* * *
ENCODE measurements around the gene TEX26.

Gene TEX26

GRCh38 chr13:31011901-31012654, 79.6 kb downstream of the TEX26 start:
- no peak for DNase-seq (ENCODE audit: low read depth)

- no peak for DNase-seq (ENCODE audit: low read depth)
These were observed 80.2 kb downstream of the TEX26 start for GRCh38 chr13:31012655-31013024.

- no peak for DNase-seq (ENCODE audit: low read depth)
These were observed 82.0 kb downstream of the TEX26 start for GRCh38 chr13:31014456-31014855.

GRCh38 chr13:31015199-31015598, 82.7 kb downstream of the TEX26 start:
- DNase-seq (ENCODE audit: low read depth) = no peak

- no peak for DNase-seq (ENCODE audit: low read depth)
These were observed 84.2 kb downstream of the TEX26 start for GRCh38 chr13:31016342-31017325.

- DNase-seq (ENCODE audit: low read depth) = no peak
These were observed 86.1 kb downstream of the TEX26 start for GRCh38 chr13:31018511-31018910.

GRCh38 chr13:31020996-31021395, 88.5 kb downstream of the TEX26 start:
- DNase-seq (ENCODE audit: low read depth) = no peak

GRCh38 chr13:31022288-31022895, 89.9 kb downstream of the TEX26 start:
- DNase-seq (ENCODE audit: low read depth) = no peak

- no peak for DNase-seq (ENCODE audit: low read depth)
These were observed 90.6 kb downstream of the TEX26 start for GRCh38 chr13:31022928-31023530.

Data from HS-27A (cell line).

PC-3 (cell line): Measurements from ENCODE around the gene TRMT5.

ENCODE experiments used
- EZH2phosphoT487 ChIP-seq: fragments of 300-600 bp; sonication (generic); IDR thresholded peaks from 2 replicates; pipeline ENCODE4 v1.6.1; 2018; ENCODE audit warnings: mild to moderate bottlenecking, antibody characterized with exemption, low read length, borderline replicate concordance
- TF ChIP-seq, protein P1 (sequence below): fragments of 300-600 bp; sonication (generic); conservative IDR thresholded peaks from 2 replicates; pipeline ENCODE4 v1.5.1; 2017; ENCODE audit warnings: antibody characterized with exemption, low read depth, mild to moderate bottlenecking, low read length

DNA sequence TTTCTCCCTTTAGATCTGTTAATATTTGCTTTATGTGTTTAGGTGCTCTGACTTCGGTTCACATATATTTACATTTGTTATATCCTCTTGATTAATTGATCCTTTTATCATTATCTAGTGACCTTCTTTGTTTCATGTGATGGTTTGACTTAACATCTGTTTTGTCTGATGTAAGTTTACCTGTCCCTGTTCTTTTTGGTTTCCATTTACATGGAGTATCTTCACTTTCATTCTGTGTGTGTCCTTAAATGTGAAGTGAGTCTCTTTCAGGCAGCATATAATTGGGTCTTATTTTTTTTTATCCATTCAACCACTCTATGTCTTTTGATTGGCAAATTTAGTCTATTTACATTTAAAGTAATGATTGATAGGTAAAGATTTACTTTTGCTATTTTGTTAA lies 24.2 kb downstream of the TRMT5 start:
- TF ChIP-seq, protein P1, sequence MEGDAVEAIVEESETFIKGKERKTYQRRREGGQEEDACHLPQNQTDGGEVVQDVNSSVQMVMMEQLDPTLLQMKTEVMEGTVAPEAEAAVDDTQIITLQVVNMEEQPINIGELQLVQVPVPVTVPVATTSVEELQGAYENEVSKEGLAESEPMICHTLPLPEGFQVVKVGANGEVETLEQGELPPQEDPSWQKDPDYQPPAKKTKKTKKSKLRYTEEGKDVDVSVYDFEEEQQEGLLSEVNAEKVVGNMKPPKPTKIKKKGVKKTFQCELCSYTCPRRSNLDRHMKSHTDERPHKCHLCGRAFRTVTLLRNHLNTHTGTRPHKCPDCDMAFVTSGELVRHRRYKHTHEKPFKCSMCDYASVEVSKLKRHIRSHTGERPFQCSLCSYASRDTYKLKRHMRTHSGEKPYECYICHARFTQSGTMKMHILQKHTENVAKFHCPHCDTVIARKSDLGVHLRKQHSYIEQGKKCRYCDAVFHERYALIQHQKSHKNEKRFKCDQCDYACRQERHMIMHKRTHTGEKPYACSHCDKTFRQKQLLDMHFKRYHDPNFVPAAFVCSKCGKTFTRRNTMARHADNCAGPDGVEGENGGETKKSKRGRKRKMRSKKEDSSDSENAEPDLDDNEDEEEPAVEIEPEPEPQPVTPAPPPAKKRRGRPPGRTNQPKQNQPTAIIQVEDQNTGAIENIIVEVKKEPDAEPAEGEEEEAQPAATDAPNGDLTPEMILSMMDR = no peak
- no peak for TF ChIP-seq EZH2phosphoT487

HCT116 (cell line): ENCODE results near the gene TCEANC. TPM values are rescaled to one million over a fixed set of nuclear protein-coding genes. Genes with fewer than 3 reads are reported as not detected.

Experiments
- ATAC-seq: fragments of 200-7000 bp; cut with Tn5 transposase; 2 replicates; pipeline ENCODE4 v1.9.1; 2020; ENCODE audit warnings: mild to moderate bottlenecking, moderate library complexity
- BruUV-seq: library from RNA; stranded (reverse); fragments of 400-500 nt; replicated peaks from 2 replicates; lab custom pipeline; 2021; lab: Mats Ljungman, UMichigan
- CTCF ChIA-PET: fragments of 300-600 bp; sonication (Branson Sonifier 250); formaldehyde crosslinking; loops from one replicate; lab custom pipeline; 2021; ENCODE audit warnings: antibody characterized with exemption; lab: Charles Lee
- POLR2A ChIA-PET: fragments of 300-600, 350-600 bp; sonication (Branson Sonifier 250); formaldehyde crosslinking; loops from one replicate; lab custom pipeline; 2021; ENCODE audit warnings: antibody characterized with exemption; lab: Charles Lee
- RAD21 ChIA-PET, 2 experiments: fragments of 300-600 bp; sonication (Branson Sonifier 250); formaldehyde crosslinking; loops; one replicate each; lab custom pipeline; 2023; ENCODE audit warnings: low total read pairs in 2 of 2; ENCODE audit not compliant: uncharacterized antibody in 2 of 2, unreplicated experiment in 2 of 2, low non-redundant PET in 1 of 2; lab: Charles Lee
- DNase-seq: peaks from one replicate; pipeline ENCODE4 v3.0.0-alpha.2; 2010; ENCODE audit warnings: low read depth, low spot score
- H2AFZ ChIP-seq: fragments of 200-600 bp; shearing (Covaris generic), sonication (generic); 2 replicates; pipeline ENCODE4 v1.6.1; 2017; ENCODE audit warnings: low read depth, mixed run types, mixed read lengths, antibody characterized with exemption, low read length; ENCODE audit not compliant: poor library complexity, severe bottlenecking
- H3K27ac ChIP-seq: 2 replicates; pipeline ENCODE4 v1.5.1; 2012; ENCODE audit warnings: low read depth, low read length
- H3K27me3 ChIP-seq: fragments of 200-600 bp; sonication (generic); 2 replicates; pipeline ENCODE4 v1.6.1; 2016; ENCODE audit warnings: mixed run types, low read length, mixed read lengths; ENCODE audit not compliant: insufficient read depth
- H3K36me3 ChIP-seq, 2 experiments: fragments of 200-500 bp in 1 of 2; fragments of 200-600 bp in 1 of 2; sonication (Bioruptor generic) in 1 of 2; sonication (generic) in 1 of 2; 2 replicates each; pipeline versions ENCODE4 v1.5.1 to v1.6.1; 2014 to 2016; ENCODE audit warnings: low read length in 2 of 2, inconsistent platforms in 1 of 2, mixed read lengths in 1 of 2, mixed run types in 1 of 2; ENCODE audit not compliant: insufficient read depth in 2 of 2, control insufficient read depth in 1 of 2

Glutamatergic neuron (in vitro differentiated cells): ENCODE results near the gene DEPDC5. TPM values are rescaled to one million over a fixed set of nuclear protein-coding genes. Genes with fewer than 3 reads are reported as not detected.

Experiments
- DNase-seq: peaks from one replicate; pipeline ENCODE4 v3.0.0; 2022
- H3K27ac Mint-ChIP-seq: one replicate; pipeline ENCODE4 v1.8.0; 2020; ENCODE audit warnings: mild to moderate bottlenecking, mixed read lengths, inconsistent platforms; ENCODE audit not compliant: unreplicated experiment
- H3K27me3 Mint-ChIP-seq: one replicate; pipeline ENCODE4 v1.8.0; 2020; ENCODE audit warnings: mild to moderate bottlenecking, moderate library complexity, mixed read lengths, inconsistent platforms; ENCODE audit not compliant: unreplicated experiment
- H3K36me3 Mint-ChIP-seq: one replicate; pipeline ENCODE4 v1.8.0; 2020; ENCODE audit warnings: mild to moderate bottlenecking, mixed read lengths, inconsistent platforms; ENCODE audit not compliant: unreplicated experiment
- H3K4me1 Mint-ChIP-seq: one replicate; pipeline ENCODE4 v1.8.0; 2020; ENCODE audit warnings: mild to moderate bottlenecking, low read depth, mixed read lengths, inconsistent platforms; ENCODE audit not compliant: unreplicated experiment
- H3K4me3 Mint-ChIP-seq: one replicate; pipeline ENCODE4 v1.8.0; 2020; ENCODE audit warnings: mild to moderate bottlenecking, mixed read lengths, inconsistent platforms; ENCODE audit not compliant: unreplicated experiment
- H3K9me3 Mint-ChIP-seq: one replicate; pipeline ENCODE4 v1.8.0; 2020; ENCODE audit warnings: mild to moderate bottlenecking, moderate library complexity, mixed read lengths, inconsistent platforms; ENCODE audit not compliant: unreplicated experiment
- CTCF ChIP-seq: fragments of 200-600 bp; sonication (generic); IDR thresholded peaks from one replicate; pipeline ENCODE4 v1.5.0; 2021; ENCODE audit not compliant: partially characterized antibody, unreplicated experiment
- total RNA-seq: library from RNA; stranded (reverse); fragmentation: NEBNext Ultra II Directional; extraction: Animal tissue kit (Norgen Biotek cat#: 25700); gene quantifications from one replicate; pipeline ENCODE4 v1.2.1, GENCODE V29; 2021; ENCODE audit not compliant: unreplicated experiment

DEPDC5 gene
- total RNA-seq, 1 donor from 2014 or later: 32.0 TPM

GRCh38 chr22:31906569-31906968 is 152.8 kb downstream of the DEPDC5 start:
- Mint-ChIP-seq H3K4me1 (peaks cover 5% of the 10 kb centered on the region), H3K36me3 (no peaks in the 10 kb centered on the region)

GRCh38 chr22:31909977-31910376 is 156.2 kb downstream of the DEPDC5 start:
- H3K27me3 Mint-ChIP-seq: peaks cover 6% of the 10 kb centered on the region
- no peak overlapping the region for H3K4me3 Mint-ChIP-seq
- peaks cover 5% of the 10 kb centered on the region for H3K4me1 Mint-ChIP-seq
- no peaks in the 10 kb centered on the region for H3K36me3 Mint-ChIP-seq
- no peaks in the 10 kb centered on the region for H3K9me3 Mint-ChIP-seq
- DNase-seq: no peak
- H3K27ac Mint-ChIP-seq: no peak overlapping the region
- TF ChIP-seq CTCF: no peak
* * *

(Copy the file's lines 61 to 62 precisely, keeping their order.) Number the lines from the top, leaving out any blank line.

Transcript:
- no peaks in the 10 kb centered on the region for H3K9me3 Mint-ChIP-seq
- DNase-seq: no peak